Nevada City Virtual Tour

Monday, February 18, 2013

You Will Kick Yourself If You Don't Buy a Home Now and WHY

You Will Kick Yourself If You Don't Buy a Home Now: Ivy Zelman

 Household formation and the lack of inventory are factors that are driving a strong recovery in home prices.

"We have in our country what others don't have -- a growing population," she said. Zelman forecasts the U.S. population will rise 8% by 2020. Together with legal immigration and the "de-coupling" of households as young adults move out of their parents' homes, the number of households is projected to rise by 11% in the next decade.
Meanwhile, demand at multiple listing services (MLS) and trustee sales is outstripping supply.
"We have no inventory and growing households," she said. "We need more inventory."
Zelman also notes that the new-home market, which has been at an "anemic level," has a "big opportunity for a comeback." Previously, buyers looking for new homes were able to find relatively new properties in the existing-home market. Now that foreclosure inventory is being flushed out, buyers who still want new homes will be looking to homebuilders to ramp up production.
Those who don't agree with Zelman point to the fact that demand in the past year has been driven by yield-hungry investors such as Blackstone and Colony Homes snapping up foreclosure property to convert into rentals. But concerns that demand might dry up once yields fall are overdone, Zelman says.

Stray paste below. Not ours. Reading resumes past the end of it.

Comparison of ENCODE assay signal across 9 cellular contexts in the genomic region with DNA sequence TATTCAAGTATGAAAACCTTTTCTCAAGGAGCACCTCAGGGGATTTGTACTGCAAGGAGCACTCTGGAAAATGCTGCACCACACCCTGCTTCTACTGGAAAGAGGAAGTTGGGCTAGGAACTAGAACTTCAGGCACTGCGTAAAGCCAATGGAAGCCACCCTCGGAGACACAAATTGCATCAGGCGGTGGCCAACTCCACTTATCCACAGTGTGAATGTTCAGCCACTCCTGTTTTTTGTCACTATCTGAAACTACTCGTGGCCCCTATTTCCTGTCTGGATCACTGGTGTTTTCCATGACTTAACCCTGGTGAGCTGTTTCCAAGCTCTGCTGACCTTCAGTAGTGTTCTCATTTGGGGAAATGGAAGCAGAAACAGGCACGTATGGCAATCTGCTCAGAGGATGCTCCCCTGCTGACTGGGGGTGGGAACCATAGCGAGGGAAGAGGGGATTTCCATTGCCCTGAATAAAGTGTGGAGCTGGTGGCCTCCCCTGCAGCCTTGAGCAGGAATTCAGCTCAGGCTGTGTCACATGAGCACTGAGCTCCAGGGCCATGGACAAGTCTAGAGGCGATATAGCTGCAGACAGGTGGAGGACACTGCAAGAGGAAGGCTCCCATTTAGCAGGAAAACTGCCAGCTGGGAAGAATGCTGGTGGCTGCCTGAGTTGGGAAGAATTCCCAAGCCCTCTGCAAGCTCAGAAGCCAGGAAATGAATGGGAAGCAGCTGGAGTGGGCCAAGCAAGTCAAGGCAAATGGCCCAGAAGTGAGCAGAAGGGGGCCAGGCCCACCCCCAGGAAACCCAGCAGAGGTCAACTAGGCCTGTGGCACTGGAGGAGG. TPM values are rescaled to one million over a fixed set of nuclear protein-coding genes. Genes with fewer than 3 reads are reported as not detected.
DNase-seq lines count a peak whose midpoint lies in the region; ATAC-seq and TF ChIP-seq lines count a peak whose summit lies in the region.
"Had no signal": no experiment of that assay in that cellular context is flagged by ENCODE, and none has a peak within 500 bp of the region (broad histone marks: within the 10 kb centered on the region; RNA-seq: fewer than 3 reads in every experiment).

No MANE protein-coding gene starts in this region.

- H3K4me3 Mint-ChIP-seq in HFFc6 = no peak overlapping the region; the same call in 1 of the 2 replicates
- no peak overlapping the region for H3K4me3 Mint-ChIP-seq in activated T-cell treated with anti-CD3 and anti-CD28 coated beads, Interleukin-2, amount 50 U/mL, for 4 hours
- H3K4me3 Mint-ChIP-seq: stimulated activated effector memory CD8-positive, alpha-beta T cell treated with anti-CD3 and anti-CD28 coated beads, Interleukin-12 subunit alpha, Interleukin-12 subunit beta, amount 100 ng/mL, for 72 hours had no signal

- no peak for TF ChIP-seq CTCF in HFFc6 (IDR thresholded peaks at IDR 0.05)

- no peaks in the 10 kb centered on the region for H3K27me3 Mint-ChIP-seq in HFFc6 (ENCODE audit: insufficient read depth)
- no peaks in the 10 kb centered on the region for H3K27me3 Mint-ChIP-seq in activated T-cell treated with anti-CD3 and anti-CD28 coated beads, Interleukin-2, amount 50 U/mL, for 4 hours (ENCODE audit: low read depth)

The analyst notes that even if investors pump in all the money they have raised in the real estate market, they will at most buy 100,000 units, which barely makes a dent on the for-sale market. Meanwhile, in a rising market, traditional homebuyers will be encouraged to buy.
Concerns over shadow inventory -- homes that are in the process of foreclosure that are yet to hit the market -- has also abated.
Zelman estimates shadow inventory at 3 million homes and believes that not all of them will hit the market at once. For one, in judicial foreclosure states, it takes anywhere between two to three years on an average for a foreclosure to be completed.
Second, lenders face considerable challenges in evicting borrowers as they deal with new protection laws in states such as California and Nevada.
The bottom line is, the rise in home prices appears to be sustainable and there is now considerable momentum in the market. "When home prices go in one direction, it tends to go in that direction for five to six years," Zelman said.
We expect housing starts to double by 2014 and prices to rise 5% in the coming year.
"Affordability in home prices has never been better," she said. "You will kick yourself if you do not buy a house."

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